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A little knowledge is a dangerous thing…

Patient Eye

Jo Carlowe

Thursday, 01 October 2009

paper.jpgA friend recently handed his GP a ream of information downloaded from the Internet.

“I think I’ve got Salmonella,” he declared pointing to the wad of print-outs.

But the GP correctly suspected pancreatitis and my friend was hospitalised for a few days.

A few weeks later he returned with a more minor complaint.

“What do you think I’ve got doctor?” he asked, only to be met with a wry: "Perhaps you should look it up online.”

Now I thought the doctor’s sardonic response was quite amusing, but my friend did not.

“There is no place for facetiousness in the consulting room,” he snorted.

And this set me thinking about doctor-patient communication.

Doctor-patient communication skills are part of the medical curriculum, but as patients there is nothing to guide us in patient-doctor exchanges. The NHS Constitution sets out our responsibilities but it doesn’t tell us whether we’ll get more out of our doctors if we seem au fait with our pathology or whether we are better off admitting that we are pretty ignorant of our own bodies.

So the question is: should we reveal any existing knowledge in the hope that our GP will talk to us as an equal or should we relinquish control?

Certainly, when I visit my GP surgery I never reveal that I’m a health journalist - in part because I assume they may think I know more than I do, but also because I worry that they’ll start giving me their views on the last Doctors’ and Dentists’ Review Body award.

But that said, when I attend my GP practice I do always seem to be clutching a highbrow book or a quality newspaper, and I’m starting to wonder if this is some subconscious attempt to ward off the possibility of the doctor talking down to me. If that is the case it’s working rather too well - my GP uses terms like 'sequelae' and 'cytoplasmic' making me think I’d be better off wielding a prominent copy of the Daily Sport.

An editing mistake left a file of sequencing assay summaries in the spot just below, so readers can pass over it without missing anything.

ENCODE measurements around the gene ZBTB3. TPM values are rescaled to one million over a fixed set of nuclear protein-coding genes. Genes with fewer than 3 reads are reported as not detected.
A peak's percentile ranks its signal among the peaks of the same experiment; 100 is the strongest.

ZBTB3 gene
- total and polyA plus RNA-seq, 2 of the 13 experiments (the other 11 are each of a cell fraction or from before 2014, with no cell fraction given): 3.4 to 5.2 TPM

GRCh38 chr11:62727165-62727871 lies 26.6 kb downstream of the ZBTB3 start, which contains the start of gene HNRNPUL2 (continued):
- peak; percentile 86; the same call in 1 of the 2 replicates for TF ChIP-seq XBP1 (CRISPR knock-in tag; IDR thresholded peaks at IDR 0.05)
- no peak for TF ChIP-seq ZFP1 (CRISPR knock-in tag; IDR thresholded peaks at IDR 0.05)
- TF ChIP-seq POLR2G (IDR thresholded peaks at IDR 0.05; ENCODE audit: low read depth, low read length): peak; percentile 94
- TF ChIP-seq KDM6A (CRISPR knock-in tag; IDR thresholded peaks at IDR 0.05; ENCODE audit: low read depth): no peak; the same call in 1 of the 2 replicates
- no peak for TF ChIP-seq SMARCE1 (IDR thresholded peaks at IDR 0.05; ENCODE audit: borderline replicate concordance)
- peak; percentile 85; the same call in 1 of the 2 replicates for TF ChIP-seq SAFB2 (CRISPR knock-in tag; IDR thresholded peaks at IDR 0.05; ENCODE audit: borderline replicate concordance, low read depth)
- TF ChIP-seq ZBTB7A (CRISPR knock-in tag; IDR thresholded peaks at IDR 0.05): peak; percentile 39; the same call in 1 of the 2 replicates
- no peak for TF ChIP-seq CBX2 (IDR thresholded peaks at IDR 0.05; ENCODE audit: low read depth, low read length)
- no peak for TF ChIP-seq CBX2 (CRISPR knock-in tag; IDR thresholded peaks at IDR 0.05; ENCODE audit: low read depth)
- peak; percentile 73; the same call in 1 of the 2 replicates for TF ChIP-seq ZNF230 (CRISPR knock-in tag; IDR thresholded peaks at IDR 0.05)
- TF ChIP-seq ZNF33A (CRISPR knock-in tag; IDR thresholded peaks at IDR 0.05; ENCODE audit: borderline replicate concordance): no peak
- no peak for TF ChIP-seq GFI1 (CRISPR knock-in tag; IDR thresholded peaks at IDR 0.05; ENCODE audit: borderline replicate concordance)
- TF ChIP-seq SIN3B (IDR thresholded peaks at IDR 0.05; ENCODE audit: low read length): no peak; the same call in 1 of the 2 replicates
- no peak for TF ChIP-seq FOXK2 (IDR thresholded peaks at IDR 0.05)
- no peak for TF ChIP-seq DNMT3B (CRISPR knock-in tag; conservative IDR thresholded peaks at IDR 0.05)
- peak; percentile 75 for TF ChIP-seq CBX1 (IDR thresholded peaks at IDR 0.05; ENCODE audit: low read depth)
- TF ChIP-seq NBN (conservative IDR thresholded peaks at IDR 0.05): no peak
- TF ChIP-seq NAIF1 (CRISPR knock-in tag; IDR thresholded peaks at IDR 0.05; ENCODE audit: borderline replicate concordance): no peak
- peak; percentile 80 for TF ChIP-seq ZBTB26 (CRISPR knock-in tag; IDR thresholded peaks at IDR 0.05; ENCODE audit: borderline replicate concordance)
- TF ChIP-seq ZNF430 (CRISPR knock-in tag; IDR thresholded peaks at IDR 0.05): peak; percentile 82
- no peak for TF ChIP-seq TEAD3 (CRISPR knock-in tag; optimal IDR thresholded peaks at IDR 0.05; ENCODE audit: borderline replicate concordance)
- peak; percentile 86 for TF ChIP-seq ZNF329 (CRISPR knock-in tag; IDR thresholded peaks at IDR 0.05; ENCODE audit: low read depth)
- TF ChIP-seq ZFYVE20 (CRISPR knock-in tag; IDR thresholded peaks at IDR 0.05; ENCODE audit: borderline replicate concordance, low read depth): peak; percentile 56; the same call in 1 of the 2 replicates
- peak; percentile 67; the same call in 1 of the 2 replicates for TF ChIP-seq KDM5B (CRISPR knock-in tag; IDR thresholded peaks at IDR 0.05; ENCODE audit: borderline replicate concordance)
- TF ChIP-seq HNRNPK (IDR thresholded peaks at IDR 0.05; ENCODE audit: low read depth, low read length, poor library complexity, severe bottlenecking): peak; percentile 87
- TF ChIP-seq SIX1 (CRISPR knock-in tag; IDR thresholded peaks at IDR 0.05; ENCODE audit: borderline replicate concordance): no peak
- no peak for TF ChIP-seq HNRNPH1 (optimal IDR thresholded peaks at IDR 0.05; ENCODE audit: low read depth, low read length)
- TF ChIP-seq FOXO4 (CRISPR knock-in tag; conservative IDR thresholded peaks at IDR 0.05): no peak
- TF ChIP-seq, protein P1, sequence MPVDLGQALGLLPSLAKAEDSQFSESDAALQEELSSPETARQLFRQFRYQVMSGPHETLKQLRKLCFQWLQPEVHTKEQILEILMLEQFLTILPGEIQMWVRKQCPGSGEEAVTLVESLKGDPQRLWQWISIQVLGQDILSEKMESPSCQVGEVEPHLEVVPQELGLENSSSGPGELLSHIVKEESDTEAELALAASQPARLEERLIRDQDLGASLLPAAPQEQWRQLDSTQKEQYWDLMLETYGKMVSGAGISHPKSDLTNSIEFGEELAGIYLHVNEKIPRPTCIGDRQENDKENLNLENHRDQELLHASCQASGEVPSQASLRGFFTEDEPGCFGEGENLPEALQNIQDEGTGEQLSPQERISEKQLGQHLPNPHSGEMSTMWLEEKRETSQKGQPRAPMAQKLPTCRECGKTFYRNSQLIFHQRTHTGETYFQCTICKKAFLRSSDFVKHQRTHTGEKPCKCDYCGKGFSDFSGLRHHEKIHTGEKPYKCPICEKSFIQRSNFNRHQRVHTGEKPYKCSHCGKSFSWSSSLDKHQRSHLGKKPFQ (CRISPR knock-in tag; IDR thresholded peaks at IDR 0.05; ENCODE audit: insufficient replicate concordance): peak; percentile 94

Besides, nobody likes a smart-arse. It’s a lesson I learnt not from my doctors’ practice but from a recent exchanged at a garage.

Having read that women are more likely than men to be ripped off when they go to get their car fixed I decided to be pre-emptive.

“I think it’s the contact breaker ignition points,” I explained to the man charged with discovering why my car was having trouble starting.

The man smiled.

“Perhaps,” he said, before quoting an exorbitant fee, and adding: “Only your car doesn’t have any points.”

I expect my friend’s GP would sympathise.

Author's Image

Jo Carlowe

Jo Carlowe is a freelance journalist specialising in health and psychology. She writes for national newspapers including The Times, The Daily Mail, and The Observer and for specialist medical journals, health websites and women's magazines. When not working, she is a self-confessed scrabble nerd, a reluctant runner (one who is still waiting for that elusive runners' high) and a lover of live music, fine food and single malt whisky. She lives in London with her four-year-old son and seven-year-old daughter.
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